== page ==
This function simplifies the calculation of percentages. It is unique in algebraic modes as it determines which parameters it needs according to the prior input. If used in conjunction with an addition or subtraction, it is binary insofar as accepting two input values, otherwise it is postfix unary and acts simply to divide the value by 100.

**Example:** *What is 315 plus 17%?*

315 [+] 17 [%] [ENTER]Displays: 368.55

In the above example, the % function takes the value prior to the + operator as input as well as the value immediately before it.

In the following examples, % simply divides the value by 100.

**Example:** *What is 19% of 200?*

200 [×] 19 [%] [ENTER]Displays: 38

**Example:** *What percentage of 543 equals 27?*

27 [÷] 543 [%] [ENTER]Displays: 4.972...

In RPN mode, the percentage function is always binary — acting between the X and Y registers.

Raise to any power. This function accepts two values.

To calculate 5^3, enter:

5 [^] 3 [ENTER]Displays: 125

Complex numbers may be used or returned. For example:

-27 [^] 0.7 [ENTER]Displays: -5.9043666729509497 + 8.12666354048222156i

See also: ^{n}√x.

In prefix algebraic mode, this key primarily acts as a (-) minus sign. In postfix modes, it is a sign toggle and can be pressed to reverse the sign of the display value.

To enter -5, you would press:

[+/(-)] 5[ENTER]Displays: -5

Natural fraction conversion key. When you press the **[a b/c]** key, the result of a previous calculation
will be shown as a natural (or common) fraction. The natural fraction form will also be shown if you input a
decimal point.

**Example:** *Show Π as a fraction.*

[CONST] Π [a b/c]Displays: 3 + 16/113 (aprx)

The 'aprx' indication signifies that the fraction cannot be represented precisely, and it is thus an approximate conversion. You can modify the precision of fraction conversions by changing the 'Max Denominator' setting in the Options Window.

The **[a b/c]** key may also be used to input values in common fraction form. Pressing it again will show
the result of the reduction.

**Example:** *Reduce 1 + 8/6*.

1 [a b/c] 8 [a b/c] 6(input fraction)[ENTER](convert to decimal*)Displays: 2.333333...[a b/c](press again to convert decimal)Displays: 2 + 1/3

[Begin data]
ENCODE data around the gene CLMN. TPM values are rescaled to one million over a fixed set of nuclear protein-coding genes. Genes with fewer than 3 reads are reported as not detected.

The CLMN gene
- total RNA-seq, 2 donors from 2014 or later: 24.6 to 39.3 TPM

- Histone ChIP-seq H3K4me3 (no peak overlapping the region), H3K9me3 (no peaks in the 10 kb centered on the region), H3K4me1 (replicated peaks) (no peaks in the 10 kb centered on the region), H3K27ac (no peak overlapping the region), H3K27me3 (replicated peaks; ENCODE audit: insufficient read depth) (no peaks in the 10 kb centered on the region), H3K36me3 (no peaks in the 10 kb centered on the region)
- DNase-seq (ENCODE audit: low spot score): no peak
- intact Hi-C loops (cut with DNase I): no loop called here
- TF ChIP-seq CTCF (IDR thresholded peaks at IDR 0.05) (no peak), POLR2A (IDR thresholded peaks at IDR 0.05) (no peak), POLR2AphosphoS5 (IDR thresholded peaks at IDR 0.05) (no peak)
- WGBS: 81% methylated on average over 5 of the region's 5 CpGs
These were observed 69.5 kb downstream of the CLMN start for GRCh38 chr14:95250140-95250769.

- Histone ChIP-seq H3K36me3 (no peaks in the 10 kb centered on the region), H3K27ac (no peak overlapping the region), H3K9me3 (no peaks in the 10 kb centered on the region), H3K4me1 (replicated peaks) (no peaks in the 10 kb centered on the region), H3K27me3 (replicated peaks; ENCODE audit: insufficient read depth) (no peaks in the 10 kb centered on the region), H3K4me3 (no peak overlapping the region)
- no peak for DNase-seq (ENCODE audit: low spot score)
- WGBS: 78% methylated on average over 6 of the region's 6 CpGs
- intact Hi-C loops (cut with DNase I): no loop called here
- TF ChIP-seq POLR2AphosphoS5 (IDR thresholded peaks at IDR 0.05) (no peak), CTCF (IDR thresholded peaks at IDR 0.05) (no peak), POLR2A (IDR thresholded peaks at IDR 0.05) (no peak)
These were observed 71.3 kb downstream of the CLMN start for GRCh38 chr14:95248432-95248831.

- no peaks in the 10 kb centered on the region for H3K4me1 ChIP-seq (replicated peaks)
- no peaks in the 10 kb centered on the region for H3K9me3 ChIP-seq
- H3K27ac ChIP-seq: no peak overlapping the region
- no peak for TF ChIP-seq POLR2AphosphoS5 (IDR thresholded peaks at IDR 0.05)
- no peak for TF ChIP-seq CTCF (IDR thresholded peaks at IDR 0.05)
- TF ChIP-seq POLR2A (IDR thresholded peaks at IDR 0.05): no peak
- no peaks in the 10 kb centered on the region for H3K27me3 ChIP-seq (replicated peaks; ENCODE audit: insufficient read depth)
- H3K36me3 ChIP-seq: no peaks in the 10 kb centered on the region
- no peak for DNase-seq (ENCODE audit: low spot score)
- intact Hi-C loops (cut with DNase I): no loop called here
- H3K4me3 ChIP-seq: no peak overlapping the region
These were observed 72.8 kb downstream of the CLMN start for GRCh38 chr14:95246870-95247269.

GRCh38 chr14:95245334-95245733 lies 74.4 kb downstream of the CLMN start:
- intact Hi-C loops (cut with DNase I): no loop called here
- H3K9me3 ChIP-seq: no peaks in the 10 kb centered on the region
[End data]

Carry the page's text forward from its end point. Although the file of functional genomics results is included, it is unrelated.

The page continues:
*It was not was not strictly necessary to press **[ENTER]** here, but it demonstrates the conversion to
decimal.

See also **[d/c]**.

Complex conjugate. This function operates in a postfix manner and returns the conjugate of a complex value.

For example:

5 [;] 6 [ENTER]Displays: 5 + 6i[conj]Displays: 5 - 6i

It does nothing in base-N modes or if the use of complex numbers is disabled.

Engineering key. The **[ENG]** key provides a convenient way to view values in engineering form, without
having to enable the dedicated engineering mode. Simply press **[ENG]** any time.

**Example:**

564000000 [ENG]Displays: 564E6 (Mega)

Press **[ENG]** multiple times to decrement the exponent by 3, or use with **[SHIFT]** to increment by
3.

Imaginary part. It operates in a postfix manner and returns the imaginary component of a complex value.

For example:

5 [;] 6 [ENTER]Displays: 5 + 6i[imag]Displays: 6

It does nothing in base-N modes or if use of complex numbers is disabled.

See also: real.

Calculates the logarithm in any base. This function accepts two inputs in the form:

value[logB]base

For example, to calculate the base 3 logarithm of 129, key in:

27 [logB] 3 [ENTER]Displays: 4.42359188449767959

Calculate the nth root of x, where n is always entered first.

For example, to calculate the 3rd root of 9, enter:

3 [n√x] 9 [ENTER]Displays: 2.08008382305190411

This is equivalent to the following input, which may be preferred by some users:

9 [^] 3 [xDisplays: 2.08008382305190411^{-1}] [ENTER]

See also: ^.

Real part. Returns the real component of a complex value.

For example:

5 [;] 6 [ENTER]Displays: 5 + 6i[real]Displays: 5

It does nothing in base-N modes or if use of complex numbers is disabled.

See also: imag.

Calculate the factorial of x, where x is a positive integer.

Example:

5 [x!]Displays: 120

Return the reciprocal of x, or 1 divided by the display value.

Example:

3 [xDisplays: 0.33333333333333333^{-1}]

See also: Trigonometric Functions, Number Theory Functions